Gardening can be a chore, especially when you're still recovering from the summer heat and trying to find ways to beat back your fall allergies. But there's nothing quite like the satisfaction of seeing a seed you planted sprout into a full-grown plant (or even better—a fruit or vegetable!). And now that fall is here, it's time for gardeners everywhere to start preparing their gardens for the winter. For some, this will mean tilling up last year's gardens, cleaning out old tools and seeds from storage bins, removing spent plants from beds and taking inventory on what's left over in pots on patios or by entryways—all before cold temperatures set in. If you want to get ahead of the game this year so that next spring rolls around faster than ever before (and maybe even sooner than expected!), check out these tips on what tasks need doing now!
Clean up the garden.
To get the most out of your vegetable garden, it’s important to do a thorough cleanup each season. This will help prevent plant diseases and pests from spreading into future seasons.
There are no shortcuts or magic bullets for making a successful vegetable garden. It takes time, effort, and lots of love for your plants—and that’s exactly what you put into this process: time and effort! Get to know your plants and become an expert on their needs. The more you know about the issues that affect your garden—whether it’s too much shade or not enough water—the better the results will be
Amend the soil.
The first step in getting your garden ready for planting is to prepare the soil by adding amendments such as compost, manure and peat moss. These organic materials help loosen clay soils, add nutrients and improve drainage.
If your garden has a pH of 6 or below and is not growing well (fewer than 50% of plants are growing well), you should consider applying lime to raise the pH level so that these plants can thrive again!
Plant a cover crop.
In late fall, sow rye or wheat on the soil in your garden to protect against erosion and water loss during winter. When spring rolls around, you'll be able to till it into the soil as part of your preparation for planting season.
Consider a plant swap.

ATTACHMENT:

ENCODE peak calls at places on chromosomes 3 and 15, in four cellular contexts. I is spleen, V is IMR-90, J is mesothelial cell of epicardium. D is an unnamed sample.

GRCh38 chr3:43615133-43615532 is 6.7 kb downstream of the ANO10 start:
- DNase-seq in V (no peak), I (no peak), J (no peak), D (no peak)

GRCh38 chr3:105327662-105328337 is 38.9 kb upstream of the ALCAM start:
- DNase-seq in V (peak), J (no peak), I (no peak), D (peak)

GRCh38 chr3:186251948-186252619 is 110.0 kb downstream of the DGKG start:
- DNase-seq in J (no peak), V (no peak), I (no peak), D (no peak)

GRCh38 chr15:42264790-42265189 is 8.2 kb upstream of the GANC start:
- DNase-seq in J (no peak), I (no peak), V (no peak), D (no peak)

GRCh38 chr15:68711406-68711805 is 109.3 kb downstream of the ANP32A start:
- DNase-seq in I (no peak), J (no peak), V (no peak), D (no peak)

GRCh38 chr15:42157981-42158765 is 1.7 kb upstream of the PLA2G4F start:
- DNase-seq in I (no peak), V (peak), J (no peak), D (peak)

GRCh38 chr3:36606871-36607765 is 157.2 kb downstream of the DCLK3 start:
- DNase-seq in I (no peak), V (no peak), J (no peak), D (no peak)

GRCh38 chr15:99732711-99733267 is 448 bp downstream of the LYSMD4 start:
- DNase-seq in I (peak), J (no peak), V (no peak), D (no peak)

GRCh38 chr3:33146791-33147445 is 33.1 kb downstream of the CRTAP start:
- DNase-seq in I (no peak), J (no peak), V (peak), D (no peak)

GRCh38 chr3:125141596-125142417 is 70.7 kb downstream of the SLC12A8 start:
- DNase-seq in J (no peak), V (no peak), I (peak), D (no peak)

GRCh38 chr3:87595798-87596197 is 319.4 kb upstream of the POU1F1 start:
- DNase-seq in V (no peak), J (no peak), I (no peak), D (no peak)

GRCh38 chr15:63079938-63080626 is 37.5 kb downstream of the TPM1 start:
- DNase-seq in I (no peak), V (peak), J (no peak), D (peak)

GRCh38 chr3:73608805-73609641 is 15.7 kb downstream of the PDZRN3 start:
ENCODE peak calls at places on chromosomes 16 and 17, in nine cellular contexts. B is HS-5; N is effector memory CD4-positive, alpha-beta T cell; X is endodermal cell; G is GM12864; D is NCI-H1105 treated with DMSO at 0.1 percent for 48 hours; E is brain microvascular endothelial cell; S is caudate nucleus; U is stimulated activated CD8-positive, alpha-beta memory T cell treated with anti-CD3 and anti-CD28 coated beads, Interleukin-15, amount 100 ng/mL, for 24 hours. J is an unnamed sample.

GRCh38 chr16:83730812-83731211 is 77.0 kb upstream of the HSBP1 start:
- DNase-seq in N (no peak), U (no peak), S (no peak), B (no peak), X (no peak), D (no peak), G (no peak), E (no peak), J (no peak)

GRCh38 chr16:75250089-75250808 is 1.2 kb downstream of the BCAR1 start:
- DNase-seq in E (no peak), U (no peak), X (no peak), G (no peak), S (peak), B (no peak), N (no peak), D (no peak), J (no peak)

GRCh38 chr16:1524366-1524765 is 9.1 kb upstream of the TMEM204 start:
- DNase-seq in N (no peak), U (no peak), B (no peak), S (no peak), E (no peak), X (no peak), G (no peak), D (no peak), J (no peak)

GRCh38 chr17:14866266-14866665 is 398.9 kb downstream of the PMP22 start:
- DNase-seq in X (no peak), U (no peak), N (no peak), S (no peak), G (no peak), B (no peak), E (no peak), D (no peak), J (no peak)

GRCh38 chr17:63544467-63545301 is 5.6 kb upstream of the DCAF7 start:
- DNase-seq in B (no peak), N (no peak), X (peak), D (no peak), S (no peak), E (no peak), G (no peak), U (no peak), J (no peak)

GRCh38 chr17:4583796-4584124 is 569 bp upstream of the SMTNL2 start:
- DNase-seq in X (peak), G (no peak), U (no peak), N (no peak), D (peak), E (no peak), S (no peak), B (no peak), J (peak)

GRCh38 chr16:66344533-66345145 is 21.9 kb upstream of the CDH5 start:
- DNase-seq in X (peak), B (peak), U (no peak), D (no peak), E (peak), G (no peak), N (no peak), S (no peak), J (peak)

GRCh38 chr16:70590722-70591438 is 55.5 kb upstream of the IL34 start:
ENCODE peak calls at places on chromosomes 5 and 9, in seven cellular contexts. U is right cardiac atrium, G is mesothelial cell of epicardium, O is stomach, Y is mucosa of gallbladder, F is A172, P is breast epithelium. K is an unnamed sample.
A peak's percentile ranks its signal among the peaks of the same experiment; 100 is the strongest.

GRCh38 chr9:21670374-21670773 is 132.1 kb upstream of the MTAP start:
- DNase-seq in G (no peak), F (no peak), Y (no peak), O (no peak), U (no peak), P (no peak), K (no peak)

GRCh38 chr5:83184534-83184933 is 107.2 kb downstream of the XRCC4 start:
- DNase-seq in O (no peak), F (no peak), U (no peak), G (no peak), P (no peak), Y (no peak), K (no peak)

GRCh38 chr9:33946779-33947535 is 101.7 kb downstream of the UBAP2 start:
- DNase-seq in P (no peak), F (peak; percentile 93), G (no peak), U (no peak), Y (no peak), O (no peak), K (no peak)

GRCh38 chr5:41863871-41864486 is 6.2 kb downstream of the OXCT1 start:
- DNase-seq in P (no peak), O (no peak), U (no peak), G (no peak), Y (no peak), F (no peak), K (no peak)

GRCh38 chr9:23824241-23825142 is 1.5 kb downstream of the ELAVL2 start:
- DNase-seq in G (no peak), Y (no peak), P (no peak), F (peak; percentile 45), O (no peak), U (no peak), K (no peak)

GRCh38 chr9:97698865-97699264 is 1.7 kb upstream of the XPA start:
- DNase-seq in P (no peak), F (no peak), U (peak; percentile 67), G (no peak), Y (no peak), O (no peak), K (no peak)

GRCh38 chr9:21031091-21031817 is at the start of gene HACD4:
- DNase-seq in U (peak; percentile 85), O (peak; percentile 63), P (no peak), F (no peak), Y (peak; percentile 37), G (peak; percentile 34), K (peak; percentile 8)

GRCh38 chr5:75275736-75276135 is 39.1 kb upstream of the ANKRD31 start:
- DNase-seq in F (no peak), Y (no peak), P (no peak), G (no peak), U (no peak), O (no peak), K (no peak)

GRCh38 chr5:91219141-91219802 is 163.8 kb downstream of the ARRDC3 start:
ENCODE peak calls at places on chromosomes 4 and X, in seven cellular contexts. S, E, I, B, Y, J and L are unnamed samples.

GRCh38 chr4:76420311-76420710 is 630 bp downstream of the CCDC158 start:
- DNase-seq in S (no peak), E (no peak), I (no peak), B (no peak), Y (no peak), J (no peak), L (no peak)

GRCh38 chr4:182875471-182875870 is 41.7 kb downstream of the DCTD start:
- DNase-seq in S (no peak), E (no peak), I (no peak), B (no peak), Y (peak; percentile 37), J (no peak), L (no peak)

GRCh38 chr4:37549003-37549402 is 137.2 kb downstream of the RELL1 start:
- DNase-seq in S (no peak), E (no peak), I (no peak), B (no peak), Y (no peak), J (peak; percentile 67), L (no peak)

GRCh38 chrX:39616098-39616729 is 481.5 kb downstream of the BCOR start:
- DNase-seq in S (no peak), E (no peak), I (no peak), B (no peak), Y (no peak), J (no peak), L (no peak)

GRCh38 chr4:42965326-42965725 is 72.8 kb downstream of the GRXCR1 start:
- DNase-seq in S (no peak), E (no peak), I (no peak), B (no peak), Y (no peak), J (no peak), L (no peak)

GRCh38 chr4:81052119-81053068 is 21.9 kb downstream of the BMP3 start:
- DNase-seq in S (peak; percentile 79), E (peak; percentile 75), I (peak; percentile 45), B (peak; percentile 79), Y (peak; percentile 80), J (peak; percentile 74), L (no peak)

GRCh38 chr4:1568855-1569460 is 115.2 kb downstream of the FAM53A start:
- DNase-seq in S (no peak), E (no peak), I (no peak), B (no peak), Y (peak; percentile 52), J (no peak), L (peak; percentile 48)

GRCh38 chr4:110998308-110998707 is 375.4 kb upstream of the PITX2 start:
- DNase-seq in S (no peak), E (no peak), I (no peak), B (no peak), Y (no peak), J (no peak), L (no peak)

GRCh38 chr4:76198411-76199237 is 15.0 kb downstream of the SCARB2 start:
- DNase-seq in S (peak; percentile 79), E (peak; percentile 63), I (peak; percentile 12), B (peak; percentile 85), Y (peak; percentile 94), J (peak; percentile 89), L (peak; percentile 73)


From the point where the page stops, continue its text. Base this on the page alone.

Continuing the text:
If you’re looking for an opportunity to give back to your community, consider hosting a plant swap! This event is a great way for gardeners and farmers alike to trade plants that are not working well in their gardens for plants that might thrive better elsewhere. You can use this activity as an opportunity to teach others about gardening and healthy eating habits, too!
Harvest your herb garden.
You can also harvest your herbs throughout the fall and winter, but now is a good time to make sure you have plenty for use in cooking.
You'll want to snip off the leaves of your herbs with scissors or cut them down near the base of the plant. If you leave too much on each stem, it will continue growing and become woody. You can dry your herbs by hanging them upside down in bunches or laying them out on screens to dry for several days until they're very brittle (I like to tie my bunches together with string so they are easier to handle). Once they've dried, remove any leaves that look bruised or damaged before storing them in airtight containers.*
Harvest, wash and store your pumpkins and squash carefully.
Once your pumpkins and squash are ripe, harvest them. Don't let them sit on the vine too long or they'll get mushy. If you want to keep the seeds for next year's crop, cut the pumpkin into sections and scoop out the seeds; then spread them in a single layer on newspaper or paper towels to dry. Store in an airtight container.
Wash your pumpkins and squash carefully before storing in a cool place such as a basement or garage that doesn't have temperatures above 70 degrees Fahrenheit (21 degrees Celsius). Choose a place with low humidity so that mold won't form on the skin of your pumpkins and squash as they're stored over winter months—this will extend their shelf life by preventing rot from occurring.
Keep an eye on frost dates in your area.
What are frost dates? Frost dates are the first date of possible freezing temperatures for your area. These can be found through a variety of sources, including local news and websites that provide weather reports for different areas. If you live in an area that has a high probability of frost, it’s important to plant your garden according to the proper planting time for your region so that you don’t lose any plants to too much cold or heat during the growing season.
If you put in the work now, you'll be rewarded with an even more productive garden next year!
If you’re ready to get started, there are a few things you can do now that will make your vegetable garden more productive later on. By doing these simple tasks now, you’ll be able to enjoy an even better harvest next year!